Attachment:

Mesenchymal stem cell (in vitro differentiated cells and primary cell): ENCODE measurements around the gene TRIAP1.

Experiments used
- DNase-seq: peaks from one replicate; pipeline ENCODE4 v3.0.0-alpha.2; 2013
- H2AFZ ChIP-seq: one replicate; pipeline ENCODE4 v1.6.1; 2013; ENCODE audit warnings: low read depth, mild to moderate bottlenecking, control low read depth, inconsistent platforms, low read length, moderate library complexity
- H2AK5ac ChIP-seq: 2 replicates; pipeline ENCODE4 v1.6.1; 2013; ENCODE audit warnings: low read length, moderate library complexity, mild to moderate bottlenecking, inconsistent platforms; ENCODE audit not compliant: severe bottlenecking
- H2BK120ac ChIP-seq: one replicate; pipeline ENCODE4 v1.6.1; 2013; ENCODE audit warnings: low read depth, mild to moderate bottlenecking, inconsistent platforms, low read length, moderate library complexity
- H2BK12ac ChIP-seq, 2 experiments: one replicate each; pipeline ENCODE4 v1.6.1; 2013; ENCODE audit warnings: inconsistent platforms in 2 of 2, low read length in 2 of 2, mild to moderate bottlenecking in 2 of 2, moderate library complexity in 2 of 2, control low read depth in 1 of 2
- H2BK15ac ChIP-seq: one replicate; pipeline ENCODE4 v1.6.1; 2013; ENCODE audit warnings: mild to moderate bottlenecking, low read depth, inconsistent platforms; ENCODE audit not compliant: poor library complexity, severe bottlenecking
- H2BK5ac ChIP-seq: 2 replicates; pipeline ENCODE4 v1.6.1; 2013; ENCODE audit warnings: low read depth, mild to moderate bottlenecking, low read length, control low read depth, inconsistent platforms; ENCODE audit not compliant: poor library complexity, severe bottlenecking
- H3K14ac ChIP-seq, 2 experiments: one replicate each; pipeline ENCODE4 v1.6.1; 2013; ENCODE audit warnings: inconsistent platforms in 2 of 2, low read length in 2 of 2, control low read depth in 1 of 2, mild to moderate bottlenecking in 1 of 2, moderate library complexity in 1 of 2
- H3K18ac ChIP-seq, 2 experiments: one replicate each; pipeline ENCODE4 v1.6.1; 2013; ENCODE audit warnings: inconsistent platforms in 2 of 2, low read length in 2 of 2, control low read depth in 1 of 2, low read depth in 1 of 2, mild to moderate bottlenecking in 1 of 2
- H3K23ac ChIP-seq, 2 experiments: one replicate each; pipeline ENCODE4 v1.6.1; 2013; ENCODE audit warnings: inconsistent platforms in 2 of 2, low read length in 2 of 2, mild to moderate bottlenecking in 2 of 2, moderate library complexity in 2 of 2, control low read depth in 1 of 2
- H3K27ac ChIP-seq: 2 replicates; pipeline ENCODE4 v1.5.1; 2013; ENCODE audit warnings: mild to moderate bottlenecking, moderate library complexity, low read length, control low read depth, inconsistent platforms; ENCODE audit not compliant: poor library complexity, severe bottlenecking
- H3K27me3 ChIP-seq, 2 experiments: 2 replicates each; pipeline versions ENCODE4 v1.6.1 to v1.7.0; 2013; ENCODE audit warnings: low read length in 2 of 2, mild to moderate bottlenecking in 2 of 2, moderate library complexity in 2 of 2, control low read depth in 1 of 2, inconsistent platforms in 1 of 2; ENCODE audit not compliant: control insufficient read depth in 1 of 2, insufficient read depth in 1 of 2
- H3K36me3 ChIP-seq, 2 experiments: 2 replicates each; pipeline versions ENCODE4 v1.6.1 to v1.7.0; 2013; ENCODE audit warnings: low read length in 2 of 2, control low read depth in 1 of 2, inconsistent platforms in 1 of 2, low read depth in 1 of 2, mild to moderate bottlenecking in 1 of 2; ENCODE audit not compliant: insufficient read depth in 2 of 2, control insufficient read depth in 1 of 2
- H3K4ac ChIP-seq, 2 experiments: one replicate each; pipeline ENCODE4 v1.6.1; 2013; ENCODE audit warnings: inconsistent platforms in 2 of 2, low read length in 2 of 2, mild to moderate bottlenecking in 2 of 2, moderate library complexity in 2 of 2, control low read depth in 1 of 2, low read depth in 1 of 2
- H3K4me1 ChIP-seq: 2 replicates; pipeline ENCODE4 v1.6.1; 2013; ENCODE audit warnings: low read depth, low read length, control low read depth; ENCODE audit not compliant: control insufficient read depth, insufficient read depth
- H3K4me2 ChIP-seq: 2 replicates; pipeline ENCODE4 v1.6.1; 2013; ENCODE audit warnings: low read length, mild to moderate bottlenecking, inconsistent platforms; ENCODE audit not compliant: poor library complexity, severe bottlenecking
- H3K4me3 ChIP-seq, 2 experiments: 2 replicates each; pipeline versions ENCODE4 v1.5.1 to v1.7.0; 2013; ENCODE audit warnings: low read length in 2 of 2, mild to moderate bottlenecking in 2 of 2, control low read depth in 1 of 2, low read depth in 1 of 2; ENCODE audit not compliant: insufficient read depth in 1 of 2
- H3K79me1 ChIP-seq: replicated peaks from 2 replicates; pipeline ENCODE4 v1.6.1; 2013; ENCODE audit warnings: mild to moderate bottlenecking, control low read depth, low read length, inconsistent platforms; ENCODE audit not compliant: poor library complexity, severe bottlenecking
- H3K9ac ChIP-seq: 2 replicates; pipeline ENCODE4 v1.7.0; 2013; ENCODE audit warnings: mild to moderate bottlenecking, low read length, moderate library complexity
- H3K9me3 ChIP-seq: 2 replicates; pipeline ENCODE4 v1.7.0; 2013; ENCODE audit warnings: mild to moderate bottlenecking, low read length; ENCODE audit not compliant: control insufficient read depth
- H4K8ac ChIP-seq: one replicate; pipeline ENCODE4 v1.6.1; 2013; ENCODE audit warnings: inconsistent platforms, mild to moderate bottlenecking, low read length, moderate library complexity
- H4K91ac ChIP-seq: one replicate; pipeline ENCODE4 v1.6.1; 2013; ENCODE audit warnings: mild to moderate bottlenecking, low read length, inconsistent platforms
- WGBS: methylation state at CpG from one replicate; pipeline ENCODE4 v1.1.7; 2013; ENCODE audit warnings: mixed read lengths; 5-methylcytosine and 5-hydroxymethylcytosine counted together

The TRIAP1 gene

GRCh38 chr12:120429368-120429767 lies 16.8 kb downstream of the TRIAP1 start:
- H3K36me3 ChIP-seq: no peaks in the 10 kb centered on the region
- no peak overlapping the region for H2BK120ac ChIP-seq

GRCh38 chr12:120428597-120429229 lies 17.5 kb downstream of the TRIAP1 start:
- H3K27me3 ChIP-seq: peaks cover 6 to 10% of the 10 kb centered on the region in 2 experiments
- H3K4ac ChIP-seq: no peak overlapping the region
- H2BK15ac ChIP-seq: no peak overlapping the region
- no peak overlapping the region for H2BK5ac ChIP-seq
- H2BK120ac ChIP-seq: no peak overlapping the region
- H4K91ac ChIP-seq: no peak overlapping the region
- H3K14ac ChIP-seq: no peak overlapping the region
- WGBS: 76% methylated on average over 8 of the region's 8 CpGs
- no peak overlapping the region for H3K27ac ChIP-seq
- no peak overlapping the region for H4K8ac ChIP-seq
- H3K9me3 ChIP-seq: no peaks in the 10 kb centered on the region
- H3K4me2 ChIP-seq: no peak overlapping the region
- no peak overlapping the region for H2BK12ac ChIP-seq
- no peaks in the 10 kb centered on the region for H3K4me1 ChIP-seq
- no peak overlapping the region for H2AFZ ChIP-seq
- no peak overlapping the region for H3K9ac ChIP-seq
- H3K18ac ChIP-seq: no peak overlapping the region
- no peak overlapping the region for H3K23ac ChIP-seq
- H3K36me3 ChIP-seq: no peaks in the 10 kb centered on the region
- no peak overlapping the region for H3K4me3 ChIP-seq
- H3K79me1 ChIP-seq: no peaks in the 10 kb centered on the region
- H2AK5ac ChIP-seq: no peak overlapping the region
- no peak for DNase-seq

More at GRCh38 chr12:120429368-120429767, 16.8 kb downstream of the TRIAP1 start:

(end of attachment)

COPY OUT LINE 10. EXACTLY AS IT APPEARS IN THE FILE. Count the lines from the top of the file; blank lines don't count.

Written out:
- H3K14ac ChIP-seq, 2 experiments: one replicate each; pipeline ENCODE4 v1.6.1; 2013; ENCODE audit warnings: inconsistent platforms in 2 of 2, low read length in 2 of 2, control low read depth in 1 of 2, mild to moderate bottlenecking in 1 of 2, moderate library complexity in 1 of 2